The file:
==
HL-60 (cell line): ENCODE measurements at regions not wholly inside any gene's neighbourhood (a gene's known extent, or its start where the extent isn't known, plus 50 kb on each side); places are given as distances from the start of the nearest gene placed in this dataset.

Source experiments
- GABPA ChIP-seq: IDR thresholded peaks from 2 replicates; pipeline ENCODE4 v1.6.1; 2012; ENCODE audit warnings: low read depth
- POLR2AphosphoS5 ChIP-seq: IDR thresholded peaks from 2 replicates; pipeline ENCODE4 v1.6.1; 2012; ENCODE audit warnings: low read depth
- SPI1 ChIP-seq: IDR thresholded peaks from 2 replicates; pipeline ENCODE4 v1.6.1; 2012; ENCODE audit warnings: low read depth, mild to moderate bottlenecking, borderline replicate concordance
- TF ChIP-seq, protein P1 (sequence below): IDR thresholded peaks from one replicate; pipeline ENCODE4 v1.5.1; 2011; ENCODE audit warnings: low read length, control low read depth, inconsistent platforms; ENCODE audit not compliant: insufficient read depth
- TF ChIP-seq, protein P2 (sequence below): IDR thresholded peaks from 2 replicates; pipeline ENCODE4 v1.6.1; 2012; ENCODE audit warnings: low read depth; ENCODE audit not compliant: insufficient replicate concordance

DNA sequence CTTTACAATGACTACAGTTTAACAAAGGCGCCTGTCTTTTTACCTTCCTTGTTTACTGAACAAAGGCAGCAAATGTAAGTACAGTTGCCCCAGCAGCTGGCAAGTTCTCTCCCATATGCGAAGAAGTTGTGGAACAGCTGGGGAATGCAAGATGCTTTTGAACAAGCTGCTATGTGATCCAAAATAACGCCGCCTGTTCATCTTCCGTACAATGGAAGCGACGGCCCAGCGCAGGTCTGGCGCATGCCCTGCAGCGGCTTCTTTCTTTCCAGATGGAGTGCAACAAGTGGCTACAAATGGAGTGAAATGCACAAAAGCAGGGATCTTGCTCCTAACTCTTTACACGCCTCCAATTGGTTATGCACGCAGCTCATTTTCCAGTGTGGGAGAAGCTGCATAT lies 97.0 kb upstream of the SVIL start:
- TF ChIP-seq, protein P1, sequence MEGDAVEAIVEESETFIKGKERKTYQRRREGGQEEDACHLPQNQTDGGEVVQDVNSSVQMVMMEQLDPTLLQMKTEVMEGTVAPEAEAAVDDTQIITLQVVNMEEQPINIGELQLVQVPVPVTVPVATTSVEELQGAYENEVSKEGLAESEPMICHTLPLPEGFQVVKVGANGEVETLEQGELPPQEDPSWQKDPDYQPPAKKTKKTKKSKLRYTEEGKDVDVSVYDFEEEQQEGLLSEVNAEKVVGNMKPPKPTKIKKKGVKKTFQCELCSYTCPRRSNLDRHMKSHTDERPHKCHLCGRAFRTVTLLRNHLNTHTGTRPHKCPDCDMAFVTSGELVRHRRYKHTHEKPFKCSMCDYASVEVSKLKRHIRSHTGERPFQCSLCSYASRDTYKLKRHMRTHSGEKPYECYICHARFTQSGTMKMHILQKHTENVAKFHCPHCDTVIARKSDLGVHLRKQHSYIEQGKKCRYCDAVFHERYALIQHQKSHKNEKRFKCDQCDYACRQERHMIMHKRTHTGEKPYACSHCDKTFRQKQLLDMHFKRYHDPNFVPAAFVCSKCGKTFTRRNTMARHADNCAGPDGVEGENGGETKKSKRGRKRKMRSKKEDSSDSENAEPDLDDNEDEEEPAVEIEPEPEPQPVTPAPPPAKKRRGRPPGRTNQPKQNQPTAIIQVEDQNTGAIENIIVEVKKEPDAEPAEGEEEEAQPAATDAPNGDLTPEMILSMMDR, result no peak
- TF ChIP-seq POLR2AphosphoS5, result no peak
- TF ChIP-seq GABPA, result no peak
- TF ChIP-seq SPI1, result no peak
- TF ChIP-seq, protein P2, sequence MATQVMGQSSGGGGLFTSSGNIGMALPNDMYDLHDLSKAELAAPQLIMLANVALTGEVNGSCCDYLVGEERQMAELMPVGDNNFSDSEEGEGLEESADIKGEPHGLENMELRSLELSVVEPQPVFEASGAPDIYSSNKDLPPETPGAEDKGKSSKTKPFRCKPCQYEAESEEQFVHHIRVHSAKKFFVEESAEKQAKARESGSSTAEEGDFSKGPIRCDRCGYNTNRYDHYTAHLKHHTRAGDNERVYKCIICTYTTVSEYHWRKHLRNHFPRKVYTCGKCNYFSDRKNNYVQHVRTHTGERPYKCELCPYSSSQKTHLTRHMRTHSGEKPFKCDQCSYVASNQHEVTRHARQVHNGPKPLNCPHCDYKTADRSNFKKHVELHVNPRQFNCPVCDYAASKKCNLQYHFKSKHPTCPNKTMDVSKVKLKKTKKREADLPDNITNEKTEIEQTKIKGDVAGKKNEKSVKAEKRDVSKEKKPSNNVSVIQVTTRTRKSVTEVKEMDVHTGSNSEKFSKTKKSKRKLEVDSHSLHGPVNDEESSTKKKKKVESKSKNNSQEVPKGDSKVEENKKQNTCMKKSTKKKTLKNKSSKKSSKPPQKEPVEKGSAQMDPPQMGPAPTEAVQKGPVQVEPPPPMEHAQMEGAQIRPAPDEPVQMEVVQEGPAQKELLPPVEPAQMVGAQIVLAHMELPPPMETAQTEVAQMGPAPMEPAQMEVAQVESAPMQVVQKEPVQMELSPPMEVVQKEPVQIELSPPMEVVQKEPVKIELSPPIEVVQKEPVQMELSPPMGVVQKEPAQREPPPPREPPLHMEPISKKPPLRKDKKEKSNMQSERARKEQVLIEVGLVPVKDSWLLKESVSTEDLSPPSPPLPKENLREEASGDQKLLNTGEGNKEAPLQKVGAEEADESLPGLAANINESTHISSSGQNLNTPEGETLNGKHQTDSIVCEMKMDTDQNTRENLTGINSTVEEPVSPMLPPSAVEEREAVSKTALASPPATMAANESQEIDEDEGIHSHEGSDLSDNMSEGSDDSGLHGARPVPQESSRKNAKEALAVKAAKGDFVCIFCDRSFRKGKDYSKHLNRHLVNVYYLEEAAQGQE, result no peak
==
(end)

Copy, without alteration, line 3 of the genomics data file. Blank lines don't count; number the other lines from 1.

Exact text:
- GABPA ChIP-seq: IDR thresholded peaks from 2 replicates; pipeline ENCODE4 v1.6.1; 2012; ENCODE audit warnings: low read depth